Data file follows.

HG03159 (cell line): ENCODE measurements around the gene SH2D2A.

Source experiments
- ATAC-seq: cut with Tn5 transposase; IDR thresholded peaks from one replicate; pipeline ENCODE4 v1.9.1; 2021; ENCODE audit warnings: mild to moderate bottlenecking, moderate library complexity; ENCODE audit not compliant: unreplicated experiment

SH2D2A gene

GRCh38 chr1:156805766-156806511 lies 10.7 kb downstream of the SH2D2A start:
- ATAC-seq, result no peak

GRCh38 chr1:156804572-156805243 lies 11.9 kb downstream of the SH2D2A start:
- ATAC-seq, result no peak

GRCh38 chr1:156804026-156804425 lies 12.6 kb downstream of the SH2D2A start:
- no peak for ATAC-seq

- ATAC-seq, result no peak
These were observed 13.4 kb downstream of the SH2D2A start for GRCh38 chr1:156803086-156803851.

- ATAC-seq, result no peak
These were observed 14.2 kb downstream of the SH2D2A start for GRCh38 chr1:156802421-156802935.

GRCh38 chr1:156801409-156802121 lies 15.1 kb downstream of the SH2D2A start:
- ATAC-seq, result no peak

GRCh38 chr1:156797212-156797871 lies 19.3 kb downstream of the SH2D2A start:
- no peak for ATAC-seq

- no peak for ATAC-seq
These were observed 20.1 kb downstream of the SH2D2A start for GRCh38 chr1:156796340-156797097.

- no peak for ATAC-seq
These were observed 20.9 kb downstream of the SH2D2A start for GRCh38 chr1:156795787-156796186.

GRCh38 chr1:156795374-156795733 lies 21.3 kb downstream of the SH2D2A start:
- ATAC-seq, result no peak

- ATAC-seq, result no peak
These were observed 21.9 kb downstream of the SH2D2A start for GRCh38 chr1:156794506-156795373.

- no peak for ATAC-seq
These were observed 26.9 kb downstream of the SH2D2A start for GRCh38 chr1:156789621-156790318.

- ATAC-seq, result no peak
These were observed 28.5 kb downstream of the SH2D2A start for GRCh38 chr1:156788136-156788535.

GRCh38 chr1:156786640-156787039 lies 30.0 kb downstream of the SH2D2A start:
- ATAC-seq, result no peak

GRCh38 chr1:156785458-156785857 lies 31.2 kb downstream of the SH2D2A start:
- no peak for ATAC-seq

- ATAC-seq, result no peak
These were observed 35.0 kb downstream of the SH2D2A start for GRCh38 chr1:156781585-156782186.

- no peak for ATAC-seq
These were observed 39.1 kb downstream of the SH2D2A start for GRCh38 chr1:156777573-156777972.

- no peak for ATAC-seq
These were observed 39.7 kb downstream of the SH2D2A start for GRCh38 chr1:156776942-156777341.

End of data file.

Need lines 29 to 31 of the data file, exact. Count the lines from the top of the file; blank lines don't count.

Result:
- ATAC-seq, result no peak
These were observed 28.5 kb downstream of the SH2D2A start for GRCh38 chr1:156788136-156788535.

GRCh38 chr1:156786640-156787039 lies 30.0 kb downstream of the SH2D2A start: